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Trying to Conceive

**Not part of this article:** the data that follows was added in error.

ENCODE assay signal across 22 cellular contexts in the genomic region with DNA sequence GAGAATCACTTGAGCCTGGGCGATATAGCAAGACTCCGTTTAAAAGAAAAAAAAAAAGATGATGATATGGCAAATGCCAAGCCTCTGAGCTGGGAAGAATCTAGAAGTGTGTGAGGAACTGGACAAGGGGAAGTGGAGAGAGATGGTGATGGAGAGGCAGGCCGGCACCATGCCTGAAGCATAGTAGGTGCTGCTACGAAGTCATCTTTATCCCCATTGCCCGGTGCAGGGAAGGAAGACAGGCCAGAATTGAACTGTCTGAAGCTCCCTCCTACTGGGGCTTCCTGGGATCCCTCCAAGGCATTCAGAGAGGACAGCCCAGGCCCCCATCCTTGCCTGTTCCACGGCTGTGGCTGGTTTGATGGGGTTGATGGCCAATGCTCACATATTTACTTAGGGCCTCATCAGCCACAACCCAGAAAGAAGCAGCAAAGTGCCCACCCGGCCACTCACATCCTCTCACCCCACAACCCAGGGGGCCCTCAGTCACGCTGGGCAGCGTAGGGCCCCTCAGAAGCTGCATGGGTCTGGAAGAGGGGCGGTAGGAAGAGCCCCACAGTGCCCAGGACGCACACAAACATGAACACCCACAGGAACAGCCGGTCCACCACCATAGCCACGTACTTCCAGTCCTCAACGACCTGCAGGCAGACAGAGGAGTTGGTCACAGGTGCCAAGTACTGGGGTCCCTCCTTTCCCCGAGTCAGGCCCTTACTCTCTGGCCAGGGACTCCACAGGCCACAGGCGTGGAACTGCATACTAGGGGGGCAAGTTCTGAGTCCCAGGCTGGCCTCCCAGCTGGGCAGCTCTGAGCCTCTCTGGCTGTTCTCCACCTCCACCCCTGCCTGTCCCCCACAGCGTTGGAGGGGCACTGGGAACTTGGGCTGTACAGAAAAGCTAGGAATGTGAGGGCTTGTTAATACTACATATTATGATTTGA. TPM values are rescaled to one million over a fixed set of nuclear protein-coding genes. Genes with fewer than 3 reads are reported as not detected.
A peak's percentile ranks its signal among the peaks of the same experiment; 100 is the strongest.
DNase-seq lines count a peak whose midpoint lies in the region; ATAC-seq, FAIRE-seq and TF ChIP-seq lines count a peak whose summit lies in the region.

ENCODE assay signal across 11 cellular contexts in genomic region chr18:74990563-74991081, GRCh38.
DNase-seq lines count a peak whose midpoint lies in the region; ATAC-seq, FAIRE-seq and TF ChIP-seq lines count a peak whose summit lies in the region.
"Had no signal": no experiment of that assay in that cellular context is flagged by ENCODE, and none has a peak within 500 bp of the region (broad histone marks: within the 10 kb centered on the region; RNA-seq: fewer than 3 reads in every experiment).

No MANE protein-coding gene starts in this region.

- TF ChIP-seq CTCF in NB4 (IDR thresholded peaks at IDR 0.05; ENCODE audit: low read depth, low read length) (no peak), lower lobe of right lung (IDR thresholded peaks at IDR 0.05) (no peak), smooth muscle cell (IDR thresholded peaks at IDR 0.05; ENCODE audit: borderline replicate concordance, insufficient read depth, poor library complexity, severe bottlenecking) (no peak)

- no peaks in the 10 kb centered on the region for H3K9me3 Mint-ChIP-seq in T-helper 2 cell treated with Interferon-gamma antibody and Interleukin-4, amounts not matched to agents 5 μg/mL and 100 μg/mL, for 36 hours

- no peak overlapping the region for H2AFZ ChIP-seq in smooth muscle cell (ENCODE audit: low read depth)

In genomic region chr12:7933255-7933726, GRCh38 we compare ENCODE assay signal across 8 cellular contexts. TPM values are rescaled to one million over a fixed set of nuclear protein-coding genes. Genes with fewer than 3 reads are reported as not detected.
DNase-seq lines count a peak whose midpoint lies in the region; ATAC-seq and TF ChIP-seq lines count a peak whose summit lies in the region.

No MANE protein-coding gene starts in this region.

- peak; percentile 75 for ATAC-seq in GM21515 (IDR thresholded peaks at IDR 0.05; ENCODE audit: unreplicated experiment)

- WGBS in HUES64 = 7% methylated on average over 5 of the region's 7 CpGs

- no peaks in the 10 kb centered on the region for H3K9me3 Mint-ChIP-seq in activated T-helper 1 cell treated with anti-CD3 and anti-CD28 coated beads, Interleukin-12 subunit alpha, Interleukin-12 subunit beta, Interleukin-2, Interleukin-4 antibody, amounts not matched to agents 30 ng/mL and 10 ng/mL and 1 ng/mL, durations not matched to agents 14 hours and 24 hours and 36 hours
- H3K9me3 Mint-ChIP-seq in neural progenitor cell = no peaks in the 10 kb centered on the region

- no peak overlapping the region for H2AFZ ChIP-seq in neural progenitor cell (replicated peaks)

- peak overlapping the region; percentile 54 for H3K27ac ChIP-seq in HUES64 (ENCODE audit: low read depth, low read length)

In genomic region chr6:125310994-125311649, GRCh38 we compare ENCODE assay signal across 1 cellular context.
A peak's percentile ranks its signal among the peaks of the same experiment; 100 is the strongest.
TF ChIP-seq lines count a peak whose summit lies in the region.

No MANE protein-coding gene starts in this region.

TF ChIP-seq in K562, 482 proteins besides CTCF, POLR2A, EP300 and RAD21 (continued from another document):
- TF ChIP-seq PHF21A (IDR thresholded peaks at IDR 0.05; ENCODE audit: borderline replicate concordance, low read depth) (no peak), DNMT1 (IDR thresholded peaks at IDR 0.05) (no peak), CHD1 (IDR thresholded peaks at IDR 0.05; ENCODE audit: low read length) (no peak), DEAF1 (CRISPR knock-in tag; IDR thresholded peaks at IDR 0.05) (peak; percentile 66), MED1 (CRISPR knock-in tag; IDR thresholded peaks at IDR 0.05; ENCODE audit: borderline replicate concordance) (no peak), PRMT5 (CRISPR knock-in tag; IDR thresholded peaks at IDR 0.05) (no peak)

Congratulations on making the decision to start a family.  I remember when we decided that we were ready to start a family.  Or, should I say, I remember when I was ready to start a family.  My husband wasn’t on board for a while.  He really wanted me to get further in my graduate school career before we got pregnant.  Little did he know that I would finish my Ph.D. and get several years of full-time work under my belt before we conceived! If you are just starting on your journey to conception, now is the time to really take a look at your lifestyle and that of your partner’s.  Now is the time to try and become as healthy as possible.  As a woman, being healthy prior to conception will make your pregnancy, birth, and postpartum experiences much easier. Back in 2005 when we started our journey, our OB-GYN advised us to stop using birth control and wait three months before trying to conceive.  She wanted my body and hormones to have time to regulate.  We used this time to re-commit ourselves to an exercise plan and really put more effort into eating a healthy, well-rounded diet. Pregnancy, birth, and the post-partum time period are pretty physically demanding events.  If you can get into shape before tackling the parenthood journey you are setting yourself up for success.  You don’t have to reach your optimum weight or exercise goals, just taking small steps in improving your health will be beneficial. Helpful hints as you start your journey: Make sure you AND your partner are on the same page.  This will probably mean extensive conversations – but better before you get pregnant then during your pregnancy or after baby has arrived.  Respect one another during these conversations.  I remember trying to convince Nate that we were ready.  For a long time I didn’t really listen to his very valid concerns.  The result of these conversations will likely involve some compromises.  Be open to true communication with your partner. Consult your healthcare provider to make sure you are healthy and get any needed advice on conception and early pregnancy. With the help of your healthcare provider set some nutrition and exercise goals for preconception. Enjoy time with your partner.  Enjoy your relationship and the opportunity to get closer. If people ask when you are going to have a baby come up...